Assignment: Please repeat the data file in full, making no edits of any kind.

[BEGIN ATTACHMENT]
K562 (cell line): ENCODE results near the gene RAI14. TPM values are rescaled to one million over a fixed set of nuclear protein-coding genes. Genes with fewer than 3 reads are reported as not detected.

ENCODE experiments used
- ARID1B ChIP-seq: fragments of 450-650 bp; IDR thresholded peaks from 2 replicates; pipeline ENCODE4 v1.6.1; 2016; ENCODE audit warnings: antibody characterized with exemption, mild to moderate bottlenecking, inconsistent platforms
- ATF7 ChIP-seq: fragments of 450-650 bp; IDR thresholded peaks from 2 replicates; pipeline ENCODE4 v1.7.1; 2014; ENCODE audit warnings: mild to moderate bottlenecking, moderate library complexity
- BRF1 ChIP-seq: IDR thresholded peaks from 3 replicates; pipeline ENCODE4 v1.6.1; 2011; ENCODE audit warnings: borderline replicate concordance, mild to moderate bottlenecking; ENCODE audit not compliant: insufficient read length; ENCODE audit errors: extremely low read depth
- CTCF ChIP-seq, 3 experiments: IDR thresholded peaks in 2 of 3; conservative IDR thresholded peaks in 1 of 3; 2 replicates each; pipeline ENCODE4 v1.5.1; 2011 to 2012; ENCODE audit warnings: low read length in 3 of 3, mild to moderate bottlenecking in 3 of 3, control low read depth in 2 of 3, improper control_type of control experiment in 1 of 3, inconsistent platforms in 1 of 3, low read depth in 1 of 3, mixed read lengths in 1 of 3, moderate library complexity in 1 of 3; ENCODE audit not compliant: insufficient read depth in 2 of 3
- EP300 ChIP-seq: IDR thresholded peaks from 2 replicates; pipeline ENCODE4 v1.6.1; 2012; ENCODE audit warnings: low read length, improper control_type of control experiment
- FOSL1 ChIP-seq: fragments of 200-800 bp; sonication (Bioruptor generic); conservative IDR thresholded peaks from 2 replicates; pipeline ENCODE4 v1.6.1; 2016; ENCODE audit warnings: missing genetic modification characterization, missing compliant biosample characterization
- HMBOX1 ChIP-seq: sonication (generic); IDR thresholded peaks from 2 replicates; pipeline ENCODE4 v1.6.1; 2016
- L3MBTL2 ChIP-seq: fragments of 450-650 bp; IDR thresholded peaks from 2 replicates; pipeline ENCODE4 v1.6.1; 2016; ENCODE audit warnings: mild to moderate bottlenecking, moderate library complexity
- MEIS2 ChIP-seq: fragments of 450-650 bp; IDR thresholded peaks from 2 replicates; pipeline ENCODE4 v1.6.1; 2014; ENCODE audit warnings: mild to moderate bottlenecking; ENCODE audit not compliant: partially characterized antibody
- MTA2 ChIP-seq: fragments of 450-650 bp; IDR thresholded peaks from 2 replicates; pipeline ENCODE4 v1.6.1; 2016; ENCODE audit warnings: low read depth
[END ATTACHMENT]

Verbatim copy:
K562 (cell line): ENCODE results near the gene RAI14. TPM values are rescaled to one million over a fixed set of nuclear protein-coding genes. Genes with fewer than 3 reads are reported as not detected.

ENCODE experiments used
- ARID1B ChIP-seq: fragments of 450-650 bp; IDR thresholded peaks from 2 replicates; pipeline ENCODE4 v1.6.1; 2016; ENCODE audit warnings: antibody characterized with exemption, mild to moderate bottlenecking, inconsistent platforms
- ATF7 ChIP-seq: fragments of 450-650 bp; IDR thresholded peaks from 2 replicates; pipeline ENCODE4 v1.7.1; 2014; ENCODE audit warnings: mild to moderate bottlenecking, moderate library complexity
- BRF1 ChIP-seq: IDR thresholded peaks from 3 replicates; pipeline ENCODE4 v1.6.1; 2011; ENCODE audit warnings: borderline replicate concordance, mild to moderate bottlenecking; ENCODE audit not compliant: insufficient read length; ENCODE audit errors: extremely low read depth
- CTCF ChIP-seq, 3 experiments: IDR thresholded peaks in 2 of 3; conservative IDR thresholded peaks in 1 of 3; 2 replicates each; pipeline ENCODE4 v1.5.1; 2011 to 2012; ENCODE audit warnings: low read length in 3 of 3, mild to moderate bottlenecking in 3 of 3, control low read depth in 2 of 3, improper control_type of control experiment in 1 of 3, inconsistent platforms in 1 of 3, low read depth in 1 of 3, mixed read lengths in 1 of 3, moderate library complexity in 1 of 3; ENCODE audit not compliant: insufficient read depth in 2 of 3
- EP300 ChIP-seq: IDR thresholded peaks from 2 replicates; pipeline ENCODE4 v1.6.1; 2012; ENCODE audit warnings: low read length, improper control_type of control experiment
- FOSL1 ChIP-seq: fragments of 200-800 bp; sonication (Bioruptor generic); conservative IDR thresholded peaks from 2 replicates; pipeline ENCODE4 v1.6.1; 2016; ENCODE audit warnings: missing genetic modification characterization, missing compliant biosample characterization
- HMBOX1 ChIP-seq: sonication (generic); IDR thresholded peaks from 2 replicates; pipeline ENCODE4 v1.6.1; 2016
- L3MBTL2 ChIP-seq: fragments of 450-650 bp; IDR thresholded peaks from 2 replicates; pipeline ENCODE4 v1.6.1; 2016; ENCODE audit warnings: mild to moderate bottlenecking, moderate library complexity
- MEIS2 ChIP-seq: fragments of 450-650 bp; IDR thresholded peaks from 2 replicates; pipeline ENCODE4 v1.6.1; 2014; ENCODE audit warnings: mild to moderate bottlenecking; ENCODE audit not compliant: partially characterized antibody
- MTA2 ChIP-seq: fragments of 450-650 bp; IDR thresholded peaks from 2 replicates; pipeline ENCODE4 v1.6.1; 2016; ENCODE audit warnings: low read depth